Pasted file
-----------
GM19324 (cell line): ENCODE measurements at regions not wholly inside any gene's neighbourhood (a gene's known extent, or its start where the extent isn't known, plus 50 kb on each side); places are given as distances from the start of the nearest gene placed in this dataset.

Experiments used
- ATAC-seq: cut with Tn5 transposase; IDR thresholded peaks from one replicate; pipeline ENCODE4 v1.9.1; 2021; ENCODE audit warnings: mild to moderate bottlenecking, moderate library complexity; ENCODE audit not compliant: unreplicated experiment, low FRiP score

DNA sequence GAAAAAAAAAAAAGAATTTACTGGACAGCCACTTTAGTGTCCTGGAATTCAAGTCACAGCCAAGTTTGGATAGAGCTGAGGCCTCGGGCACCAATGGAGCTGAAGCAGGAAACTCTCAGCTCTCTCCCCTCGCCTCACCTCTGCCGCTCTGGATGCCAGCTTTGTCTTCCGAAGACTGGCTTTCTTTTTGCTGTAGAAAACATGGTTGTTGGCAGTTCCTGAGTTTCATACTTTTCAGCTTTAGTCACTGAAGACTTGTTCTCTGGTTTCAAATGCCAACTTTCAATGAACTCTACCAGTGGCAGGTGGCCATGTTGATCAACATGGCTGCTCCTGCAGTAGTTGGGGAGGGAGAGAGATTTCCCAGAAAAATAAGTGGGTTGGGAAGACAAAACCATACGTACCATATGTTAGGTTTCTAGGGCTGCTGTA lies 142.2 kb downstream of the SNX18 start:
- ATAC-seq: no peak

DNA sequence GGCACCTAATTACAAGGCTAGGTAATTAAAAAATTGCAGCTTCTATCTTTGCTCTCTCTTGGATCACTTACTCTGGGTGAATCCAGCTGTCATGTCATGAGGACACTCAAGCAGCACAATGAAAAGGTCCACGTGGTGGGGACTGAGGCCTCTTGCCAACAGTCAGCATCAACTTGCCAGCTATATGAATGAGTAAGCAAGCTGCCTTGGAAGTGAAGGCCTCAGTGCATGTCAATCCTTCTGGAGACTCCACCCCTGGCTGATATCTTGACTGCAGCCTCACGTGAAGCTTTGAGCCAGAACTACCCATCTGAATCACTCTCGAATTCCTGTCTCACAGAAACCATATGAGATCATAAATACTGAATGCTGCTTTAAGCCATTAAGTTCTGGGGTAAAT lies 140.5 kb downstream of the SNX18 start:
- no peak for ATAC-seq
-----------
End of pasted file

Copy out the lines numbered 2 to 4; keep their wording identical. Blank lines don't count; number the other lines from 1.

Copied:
Experiments used
- ATAC-seq: cut with Tn5 transposase; IDR thresholded peaks from one replicate; pipeline ENCODE4 v1.9.1; 2021; ENCODE audit warnings: mild to moderate bottlenecking, moderate library complexity; ENCODE audit not compliant: unreplicated experiment, low FRiP score

DNA sequence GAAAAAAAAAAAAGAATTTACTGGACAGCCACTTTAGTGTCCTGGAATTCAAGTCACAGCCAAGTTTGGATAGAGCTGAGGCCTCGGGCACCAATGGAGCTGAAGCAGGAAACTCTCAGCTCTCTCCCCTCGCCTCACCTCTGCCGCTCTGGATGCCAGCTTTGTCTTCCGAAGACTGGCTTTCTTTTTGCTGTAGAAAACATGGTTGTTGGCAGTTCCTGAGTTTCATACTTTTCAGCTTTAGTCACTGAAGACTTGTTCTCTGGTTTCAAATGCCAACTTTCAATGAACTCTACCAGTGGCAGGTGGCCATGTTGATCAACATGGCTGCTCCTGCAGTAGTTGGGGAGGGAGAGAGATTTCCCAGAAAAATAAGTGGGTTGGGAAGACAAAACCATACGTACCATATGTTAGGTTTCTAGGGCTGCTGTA lies 142.2 kb downstream of the SNX18 start: